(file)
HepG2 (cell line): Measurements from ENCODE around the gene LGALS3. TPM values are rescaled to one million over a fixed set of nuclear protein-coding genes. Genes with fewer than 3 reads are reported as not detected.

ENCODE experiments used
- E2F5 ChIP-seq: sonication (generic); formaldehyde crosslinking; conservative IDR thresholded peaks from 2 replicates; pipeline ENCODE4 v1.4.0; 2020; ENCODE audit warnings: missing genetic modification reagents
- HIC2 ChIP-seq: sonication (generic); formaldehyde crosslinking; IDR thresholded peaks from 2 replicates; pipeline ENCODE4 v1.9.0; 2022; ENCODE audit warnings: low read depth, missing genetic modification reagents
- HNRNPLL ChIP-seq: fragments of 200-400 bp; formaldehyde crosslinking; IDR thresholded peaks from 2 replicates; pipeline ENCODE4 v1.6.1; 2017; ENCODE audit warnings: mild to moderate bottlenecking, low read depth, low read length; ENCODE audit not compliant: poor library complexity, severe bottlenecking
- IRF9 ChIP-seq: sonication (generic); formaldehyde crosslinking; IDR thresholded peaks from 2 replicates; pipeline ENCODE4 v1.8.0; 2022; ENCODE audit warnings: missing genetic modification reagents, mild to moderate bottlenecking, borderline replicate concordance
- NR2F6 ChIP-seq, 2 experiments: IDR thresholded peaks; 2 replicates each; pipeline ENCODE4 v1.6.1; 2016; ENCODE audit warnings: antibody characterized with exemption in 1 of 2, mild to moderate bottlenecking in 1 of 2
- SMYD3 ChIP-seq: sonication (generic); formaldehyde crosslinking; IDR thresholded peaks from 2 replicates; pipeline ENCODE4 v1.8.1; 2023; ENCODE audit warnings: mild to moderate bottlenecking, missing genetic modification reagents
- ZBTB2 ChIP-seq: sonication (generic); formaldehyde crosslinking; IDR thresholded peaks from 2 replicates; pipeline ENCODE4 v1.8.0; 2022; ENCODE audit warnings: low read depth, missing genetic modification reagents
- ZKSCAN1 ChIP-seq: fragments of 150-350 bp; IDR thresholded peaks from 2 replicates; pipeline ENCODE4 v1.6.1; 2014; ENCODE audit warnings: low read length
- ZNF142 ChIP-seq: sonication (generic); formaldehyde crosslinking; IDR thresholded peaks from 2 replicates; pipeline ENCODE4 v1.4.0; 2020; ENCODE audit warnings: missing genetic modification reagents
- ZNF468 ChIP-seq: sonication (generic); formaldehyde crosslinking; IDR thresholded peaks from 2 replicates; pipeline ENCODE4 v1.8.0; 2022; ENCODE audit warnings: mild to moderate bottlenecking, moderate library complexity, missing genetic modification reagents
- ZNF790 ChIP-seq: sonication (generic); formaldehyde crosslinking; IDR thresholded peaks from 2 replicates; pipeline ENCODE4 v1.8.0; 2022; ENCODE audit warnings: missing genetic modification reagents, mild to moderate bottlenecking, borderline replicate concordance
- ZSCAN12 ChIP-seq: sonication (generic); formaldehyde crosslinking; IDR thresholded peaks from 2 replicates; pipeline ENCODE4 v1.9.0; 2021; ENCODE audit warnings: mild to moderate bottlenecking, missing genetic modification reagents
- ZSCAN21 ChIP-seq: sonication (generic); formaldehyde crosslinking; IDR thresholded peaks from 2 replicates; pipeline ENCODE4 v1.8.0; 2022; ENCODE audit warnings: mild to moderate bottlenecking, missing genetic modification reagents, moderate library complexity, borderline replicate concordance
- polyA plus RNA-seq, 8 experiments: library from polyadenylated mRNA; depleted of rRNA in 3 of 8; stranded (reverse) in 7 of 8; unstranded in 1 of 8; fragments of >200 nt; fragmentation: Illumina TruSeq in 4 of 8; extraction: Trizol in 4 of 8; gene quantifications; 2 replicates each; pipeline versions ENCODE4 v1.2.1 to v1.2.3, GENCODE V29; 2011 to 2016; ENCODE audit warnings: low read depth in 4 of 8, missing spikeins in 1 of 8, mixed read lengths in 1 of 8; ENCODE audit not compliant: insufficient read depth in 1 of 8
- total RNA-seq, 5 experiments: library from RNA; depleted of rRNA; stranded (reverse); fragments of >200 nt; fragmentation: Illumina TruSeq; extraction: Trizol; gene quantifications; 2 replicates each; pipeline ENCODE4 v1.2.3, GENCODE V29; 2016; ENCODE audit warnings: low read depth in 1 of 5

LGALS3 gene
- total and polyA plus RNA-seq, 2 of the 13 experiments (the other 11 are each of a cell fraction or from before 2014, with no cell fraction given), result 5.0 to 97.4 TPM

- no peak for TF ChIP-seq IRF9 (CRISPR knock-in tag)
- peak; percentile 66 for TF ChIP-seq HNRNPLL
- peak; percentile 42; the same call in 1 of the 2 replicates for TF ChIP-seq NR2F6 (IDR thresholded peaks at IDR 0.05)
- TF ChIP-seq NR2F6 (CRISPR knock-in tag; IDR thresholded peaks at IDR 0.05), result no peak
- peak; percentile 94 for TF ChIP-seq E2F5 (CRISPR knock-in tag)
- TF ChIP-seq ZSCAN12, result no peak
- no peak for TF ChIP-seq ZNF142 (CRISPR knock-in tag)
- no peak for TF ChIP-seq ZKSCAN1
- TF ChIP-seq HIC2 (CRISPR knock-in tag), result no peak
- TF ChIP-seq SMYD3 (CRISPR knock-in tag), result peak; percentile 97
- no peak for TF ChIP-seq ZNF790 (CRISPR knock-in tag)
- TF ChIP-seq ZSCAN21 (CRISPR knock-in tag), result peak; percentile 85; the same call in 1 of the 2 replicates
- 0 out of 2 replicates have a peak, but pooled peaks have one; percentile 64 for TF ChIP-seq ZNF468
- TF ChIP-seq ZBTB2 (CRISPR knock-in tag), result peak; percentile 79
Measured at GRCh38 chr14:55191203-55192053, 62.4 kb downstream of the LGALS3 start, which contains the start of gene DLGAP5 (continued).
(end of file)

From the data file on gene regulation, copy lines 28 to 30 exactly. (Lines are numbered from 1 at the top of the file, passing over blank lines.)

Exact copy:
- TF ChIP-seq HIC2 (CRISPR knock-in tag), result no peak
- TF ChIP-seq SMYD3 (CRISPR knock-in tag), result peak; percentile 97
- no peak for TF ChIP-seq ZNF790 (CRISPR knock-in tag)